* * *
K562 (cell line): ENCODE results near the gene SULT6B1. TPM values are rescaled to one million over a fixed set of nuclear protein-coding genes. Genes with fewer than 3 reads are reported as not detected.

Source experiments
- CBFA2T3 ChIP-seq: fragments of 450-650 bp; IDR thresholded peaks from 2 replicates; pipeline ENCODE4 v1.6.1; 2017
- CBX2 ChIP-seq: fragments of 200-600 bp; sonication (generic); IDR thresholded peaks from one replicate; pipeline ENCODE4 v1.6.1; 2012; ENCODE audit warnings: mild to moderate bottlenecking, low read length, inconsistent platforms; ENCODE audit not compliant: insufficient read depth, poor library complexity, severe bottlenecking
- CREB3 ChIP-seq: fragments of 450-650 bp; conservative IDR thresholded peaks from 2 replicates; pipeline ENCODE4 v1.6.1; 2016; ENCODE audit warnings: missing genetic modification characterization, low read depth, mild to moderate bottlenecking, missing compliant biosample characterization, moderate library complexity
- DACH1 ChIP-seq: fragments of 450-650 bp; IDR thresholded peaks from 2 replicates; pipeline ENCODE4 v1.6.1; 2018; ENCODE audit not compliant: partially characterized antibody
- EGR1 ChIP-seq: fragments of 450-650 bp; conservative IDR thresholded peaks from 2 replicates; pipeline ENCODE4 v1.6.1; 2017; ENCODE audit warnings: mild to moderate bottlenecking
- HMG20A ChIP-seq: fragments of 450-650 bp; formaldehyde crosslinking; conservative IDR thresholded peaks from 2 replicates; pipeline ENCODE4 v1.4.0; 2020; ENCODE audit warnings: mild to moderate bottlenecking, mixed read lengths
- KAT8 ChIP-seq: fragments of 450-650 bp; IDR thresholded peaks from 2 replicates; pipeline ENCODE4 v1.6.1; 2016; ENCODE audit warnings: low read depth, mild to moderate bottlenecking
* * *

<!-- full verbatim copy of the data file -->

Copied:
K562 (cell line): ENCODE results near the gene SULT6B1. TPM values are rescaled to one million over a fixed set of nuclear protein-coding genes. Genes with fewer than 3 reads are reported as not detected.

Source experiments
- CBFA2T3 ChIP-seq: fragments of 450-650 bp; IDR thresholded peaks from 2 replicates; pipeline ENCODE4 v1.6.1; 2017
- CBX2 ChIP-seq: fragments of 200-600 bp; sonication (generic); IDR thresholded peaks from one replicate; pipeline ENCODE4 v1.6.1; 2012; ENCODE audit warnings: mild to moderate bottlenecking, low read length, inconsistent platforms; ENCODE audit not compliant: insufficient read depth, poor library complexity, severe bottlenecking
- CREB3 ChIP-seq: fragments of 450-650 bp; conservative IDR thresholded peaks from 2 replicates; pipeline ENCODE4 v1.6.1; 2016; ENCODE audit warnings: missing genetic modification characterization, low read depth, mild to moderate bottlenecking, missing compliant biosample characterization, moderate library complexity
- DACH1 ChIP-seq: fragments of 450-650 bp; IDR thresholded peaks from 2 replicates; pipeline ENCODE4 v1.6.1; 2018; ENCODE audit not compliant: partially characterized antibody
- EGR1 ChIP-seq: fragments of 450-650 bp; conservative IDR thresholded peaks from 2 replicates; pipeline ENCODE4 v1.6.1; 2017; ENCODE audit warnings: mild to moderate bottlenecking
- HMG20A ChIP-seq: fragments of 450-650 bp; formaldehyde crosslinking; conservative IDR thresholded peaks from 2 replicates; pipeline ENCODE4 v1.4.0; 2020; ENCODE audit warnings: mild to moderate bottlenecking, mixed read lengths
- KAT8 ChIP-seq: fragments of 450-650 bp; IDR thresholded peaks from 2 replicates; pipeline ENCODE4 v1.6.1; 2016; ENCODE audit warnings: low read depth, mild to moderate bottlenecking